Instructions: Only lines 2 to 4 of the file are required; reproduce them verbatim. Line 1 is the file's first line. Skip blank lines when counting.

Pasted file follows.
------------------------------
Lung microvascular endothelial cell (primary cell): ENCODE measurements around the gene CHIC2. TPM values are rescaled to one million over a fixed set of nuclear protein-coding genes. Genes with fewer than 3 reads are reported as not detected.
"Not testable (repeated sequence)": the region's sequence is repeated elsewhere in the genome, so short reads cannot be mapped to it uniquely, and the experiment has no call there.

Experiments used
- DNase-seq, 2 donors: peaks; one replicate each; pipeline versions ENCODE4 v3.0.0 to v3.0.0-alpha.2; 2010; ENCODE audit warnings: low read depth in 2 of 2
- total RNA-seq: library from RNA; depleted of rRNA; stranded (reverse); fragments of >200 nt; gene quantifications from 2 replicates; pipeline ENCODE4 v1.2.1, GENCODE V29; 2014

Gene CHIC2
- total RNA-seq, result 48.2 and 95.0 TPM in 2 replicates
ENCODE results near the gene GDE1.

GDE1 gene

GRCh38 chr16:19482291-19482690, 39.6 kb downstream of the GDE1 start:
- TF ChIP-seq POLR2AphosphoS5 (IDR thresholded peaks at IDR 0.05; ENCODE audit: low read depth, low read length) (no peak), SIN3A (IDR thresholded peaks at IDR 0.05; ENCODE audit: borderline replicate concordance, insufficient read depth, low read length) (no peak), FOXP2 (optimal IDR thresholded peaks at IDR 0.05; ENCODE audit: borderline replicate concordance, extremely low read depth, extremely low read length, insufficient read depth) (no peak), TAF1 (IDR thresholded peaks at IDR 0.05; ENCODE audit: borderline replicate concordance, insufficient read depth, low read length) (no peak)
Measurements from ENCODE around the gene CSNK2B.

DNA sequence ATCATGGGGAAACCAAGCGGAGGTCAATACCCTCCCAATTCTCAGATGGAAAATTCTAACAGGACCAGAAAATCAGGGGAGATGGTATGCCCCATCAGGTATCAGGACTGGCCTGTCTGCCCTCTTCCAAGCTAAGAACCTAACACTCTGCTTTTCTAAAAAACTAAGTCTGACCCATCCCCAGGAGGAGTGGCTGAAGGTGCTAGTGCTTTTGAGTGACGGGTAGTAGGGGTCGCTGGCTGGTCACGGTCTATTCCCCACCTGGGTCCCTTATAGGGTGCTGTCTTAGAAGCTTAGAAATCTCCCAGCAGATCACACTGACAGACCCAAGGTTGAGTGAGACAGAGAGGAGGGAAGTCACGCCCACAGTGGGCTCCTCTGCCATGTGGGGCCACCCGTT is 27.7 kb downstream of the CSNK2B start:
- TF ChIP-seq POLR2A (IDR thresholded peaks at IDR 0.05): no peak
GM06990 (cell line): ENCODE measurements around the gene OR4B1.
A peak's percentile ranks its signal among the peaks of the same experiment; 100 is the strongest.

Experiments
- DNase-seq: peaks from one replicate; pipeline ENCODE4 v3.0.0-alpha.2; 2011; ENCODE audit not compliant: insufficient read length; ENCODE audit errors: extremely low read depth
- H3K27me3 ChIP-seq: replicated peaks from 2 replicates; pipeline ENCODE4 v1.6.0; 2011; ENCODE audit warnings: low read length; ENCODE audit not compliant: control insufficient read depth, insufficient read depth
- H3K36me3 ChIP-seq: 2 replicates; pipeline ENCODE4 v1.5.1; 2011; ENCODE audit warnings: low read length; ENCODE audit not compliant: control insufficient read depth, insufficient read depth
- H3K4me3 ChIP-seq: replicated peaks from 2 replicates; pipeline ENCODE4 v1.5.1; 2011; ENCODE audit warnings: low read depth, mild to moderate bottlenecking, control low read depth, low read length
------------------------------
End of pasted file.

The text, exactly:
"Not testable (repeated sequence)": the region's sequence is repeated elsewhere in the genome, so short reads cannot be mapped to it uniquely, and the experiment has no call there.

Experiments used
- DNase-seq, 2 donors: peaks; one replicate each; pipeline versions ENCODE4 v3.0.0 to v3.0.0-alpha.2; 2010; ENCODE audit warnings: low read depth in 2 of 2